Food insecurity is a critical issue, and not just in the developing world. In the US, there are supply-side investments aimed at bolstering the production of milk and proteins where there are shortages, as well as improving storage and preservation time for fresh foods.
There are also companies on the demand side – for example, a business that helps Americans receiving Supplemental Nutrition Assistance Program benefits access their balances immediately. Start-ups, meanwhile, are busy focusing on developing new sources of nutrition. Private investor Fabrice d’Erm is working with a company that believes protein-rich algae are the answer. “If you don’t have the right nutrition, you can’t get the right education,” says d’Erm.
“Hopefully, using algae, we can solve a lot of the problems we have with nutrition around the world, while also reducing the CO² emissions associated with other types of food production.”
Oceans and clean water
The impact opportunity around oceans and clean water is extensive. It ranges from sustainable fisheries and aquaculture, to water purification technologies, water-reducing production processes, and products and services that reduce the use of plastic, and which therefore reduce the quantity of plastic ending up in the sea.
“One great example is Sky Ocean Ventures, set up by the Sky Group to invest in impact-driven organisations that have innovative solutions, new science and technologies that can create scalable solutions to address the global ocean plastic crisis,” says Chris Parsons of specialist impact investment bank ClearlySo.
However, Stephanie Krater of social impact consultancy the Bridgespan Group says the key challenge is that so many businesses have negative externalities that relate to clean water and clean oceans, and there has not always been a way to quantify or measure these. However, there is now work being done by Trucost, for example, which estimates the cost of using or polluting water that is supporting activity in this area.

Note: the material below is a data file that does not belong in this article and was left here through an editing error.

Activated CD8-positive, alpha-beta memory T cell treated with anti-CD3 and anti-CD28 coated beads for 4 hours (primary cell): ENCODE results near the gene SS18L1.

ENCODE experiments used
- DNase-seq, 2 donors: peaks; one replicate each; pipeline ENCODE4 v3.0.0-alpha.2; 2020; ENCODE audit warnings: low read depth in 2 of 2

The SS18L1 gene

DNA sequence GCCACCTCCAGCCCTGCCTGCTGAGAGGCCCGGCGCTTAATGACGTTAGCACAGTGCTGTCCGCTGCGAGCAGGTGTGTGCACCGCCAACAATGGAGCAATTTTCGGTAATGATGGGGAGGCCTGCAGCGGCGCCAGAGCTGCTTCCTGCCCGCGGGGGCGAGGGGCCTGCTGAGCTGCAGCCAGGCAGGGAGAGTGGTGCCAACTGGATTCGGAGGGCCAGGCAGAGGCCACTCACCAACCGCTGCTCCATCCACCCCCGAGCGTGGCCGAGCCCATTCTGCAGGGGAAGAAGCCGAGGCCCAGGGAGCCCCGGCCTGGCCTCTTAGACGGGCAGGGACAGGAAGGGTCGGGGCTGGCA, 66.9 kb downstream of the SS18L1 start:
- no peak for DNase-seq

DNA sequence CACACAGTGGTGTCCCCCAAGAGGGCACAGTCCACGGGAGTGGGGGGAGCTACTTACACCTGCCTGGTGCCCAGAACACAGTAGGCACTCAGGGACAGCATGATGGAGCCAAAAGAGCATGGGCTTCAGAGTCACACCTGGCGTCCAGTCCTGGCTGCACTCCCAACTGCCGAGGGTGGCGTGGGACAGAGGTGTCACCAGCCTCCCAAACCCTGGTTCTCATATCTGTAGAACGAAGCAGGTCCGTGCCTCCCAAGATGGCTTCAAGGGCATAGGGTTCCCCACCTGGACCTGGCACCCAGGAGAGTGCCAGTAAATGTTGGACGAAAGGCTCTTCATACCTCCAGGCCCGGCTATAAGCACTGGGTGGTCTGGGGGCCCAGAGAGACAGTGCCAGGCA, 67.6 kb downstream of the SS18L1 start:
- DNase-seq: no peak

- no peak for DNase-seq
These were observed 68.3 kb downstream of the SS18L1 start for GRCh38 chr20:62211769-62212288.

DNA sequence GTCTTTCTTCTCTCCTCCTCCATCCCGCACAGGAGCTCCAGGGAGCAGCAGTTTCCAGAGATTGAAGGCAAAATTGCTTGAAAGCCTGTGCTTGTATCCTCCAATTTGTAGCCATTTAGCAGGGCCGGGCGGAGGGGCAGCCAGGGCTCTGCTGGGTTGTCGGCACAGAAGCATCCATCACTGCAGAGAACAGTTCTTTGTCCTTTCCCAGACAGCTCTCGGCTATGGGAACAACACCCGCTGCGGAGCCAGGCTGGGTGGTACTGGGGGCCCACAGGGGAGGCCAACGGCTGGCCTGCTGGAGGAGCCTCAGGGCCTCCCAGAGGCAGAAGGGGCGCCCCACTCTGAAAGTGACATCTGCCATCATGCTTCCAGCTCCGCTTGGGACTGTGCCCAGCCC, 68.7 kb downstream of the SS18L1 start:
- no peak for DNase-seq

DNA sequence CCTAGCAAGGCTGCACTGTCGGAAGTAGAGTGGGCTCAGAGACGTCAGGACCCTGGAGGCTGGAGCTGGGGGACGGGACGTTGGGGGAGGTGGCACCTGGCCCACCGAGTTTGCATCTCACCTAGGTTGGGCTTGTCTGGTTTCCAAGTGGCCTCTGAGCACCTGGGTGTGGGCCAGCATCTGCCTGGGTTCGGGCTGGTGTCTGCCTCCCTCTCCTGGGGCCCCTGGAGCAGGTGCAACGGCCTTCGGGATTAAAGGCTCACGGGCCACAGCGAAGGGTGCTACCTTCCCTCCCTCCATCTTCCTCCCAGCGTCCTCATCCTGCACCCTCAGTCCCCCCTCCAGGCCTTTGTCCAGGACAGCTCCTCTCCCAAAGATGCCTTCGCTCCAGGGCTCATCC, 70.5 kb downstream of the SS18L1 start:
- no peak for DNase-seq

Development finance institutions show how public-private partnerships can generate impact and returns — through direct investment in commercial enterprises and investment via private funds.
“DFIs have a strong role to play in building capacity and helping mobilise commercial investor capital towards areas that need investment most and that have the potential to create significant impact,” says Clarisa De Franco, managing director, funds and capital partnerships at CDC. “Many commercial investors may not feel comfortable yet with investing in the markets we target, but if we can address the challenges these economies face and create sustainable industries, other investors will come – it just takes time.”
And, as with any partnership, there are benefits on both sides. “There is much that other investors can learn from the experience of DFIs, and we can also learn from commercial investors,” says CDC deputy CIO of catalyst strategies, Yasemin Saltuk Lamy. She points to MedAccess, established to lower the cost and increase the availability of medical supplies in under-served markets, and Gridworks, a development and investment platform that targets transmission, distribution and off-grid electricity in Africa. Both have received around $200 million from CDC.